will trump take chances in court or strike first against mueller?
Before an indictment can happen, though, Mueller must decide if he has the legal standing to do so. No president has been indicted before. Two have come close, Richard Nixon in 1973 and Bill Clinton in 2000. The Justice Department issued legal opinions both times that indictment of a sitting president is not a viable legal option. The latter opinion was clear that indictment of a sitting president;
“would unconstitutionally undermine the capacity of the executive branch to perform its constitutionally assigned functions.”
There are some problems with the opinions and some experts who disagree.
The most critical flaw in both opinions is their authors. Justice Department officials appointed by, and in the employ of, the president they were defending, drafted both. Robert Bork, the author of the 1973 opinion, was appointed Solicitor General by President Richard Nixon. He became acting Attorney General after the “Saturday Night Massacre.” Bork stated in his autobiography that Nixon had promised him a Supreme Court appointment in return for firing Special Prosecutor Archibald Cox. Assistant Attorney General Randolph Moss, the author of the 2000 memo, was appointed by President Clinton. He was later named a Judge on the D.C. Circuit Court by President Obama. The memo sought to clarify the indictability of the President in the context of the Monica Lewinski scandal.
opinions are like attorneys; everyone has one
Not everyone agrees with those opinions.
In 1974, Leon Jaworski, the Watergate Special Prosecutor Leon Jaworski argued before the Supreme Court.
“It is an open and substantial question whether an incumbent president is subject to indictment. “
In 1998, Ronald Rotunda, legal advisor to Independent Counsel Kenneth Starr in the Whitewater and Lewinski investigations argued,
“It is proper, constitutional, and legal for a federal grand jury to indict a sitting President for serious criminal acts that are not part of, and are contrary to, the President’s official duties. In this country, no one, even President Clinton, is above the law.”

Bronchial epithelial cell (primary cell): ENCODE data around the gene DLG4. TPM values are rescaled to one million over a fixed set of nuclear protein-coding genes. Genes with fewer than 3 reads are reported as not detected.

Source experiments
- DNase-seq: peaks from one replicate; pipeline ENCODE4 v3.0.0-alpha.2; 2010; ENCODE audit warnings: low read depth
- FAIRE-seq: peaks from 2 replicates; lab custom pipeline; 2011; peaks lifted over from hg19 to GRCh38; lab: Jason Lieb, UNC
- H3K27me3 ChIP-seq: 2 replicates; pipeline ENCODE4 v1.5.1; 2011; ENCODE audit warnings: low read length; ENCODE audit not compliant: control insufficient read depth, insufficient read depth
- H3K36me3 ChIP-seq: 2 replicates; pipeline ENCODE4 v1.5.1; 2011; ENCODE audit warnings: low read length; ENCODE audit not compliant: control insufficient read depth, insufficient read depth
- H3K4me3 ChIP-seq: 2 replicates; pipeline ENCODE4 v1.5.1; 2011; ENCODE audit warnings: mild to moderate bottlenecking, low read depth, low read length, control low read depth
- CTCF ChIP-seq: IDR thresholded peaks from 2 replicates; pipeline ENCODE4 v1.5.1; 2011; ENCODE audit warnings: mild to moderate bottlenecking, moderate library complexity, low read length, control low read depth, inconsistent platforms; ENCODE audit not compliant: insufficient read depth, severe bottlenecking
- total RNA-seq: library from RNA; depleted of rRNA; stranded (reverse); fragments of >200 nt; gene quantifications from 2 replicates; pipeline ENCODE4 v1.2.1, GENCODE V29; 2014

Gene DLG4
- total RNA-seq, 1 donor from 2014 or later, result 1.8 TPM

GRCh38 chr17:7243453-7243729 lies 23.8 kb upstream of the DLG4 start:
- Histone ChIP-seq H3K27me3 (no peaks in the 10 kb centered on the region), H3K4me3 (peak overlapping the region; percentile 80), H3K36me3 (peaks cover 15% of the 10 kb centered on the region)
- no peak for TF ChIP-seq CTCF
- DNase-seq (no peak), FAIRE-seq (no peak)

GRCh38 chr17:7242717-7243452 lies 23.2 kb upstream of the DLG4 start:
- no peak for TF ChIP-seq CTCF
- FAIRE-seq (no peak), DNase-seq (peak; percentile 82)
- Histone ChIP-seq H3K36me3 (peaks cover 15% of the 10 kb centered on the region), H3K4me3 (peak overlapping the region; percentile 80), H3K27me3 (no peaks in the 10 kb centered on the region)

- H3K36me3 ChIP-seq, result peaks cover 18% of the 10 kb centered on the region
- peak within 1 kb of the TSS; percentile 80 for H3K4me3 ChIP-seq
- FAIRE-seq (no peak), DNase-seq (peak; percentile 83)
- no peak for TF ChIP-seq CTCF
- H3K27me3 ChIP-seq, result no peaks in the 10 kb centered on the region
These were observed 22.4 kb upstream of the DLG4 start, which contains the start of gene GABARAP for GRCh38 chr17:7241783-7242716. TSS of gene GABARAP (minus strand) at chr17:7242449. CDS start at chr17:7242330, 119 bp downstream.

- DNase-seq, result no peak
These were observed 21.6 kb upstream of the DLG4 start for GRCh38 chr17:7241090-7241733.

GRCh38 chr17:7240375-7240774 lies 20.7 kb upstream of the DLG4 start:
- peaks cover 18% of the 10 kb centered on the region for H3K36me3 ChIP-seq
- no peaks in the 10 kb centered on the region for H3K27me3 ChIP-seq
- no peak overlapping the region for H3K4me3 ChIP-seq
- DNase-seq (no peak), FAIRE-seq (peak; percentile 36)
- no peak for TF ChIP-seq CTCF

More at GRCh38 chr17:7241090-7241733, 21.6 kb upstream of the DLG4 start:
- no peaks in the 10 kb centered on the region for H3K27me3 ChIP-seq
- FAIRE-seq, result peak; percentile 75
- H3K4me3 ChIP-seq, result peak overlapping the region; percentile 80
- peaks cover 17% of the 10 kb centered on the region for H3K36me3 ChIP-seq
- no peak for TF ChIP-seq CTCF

One of the most prominent dissenters is Hofstra University law professor Eric Freedman. He argues that granting sitting presidents immunity from prosecution was
“inconsistent with the history, structure and underlying philosophy of our government, at odds with precedent and unjustified by practical considerations.”
the law changes, so do legal opinions
Despite his prior assertion, Ronald Rotunda said in an interview that Mueller could not indict Trump. Rotunda bases his change of opinion not on partisanship, but on the law. Mueller, he says, has a different legal standing than Starr held two decades ago. Kenneth Starr’s powers derived from the “independent counsel statute” That statute expired in 1999. Mueller, as a Special Counsel, has more limited powers, little more than any U.S. attorney. Also, while Starr had few restraints, Mueller and must follow all DOJ “rules, regulations, procedures, practices and policies.”
It is likely an attempt to indict President Trump would quickly come before the Supreme Court. The Nixon case was never adjudicated as Nixon resigned before the Court rendered a decision. Would Mueller make the same arguments used in the past, or would he take a new angle? Could he argue that Congress is not only corrupt but complicit, rendering impeachment impractical as a remedy? Punxatawny Phil called for six more weeks of winter today. Based on these indictment rumors, President Trump might be in no hurry for spring to arrive.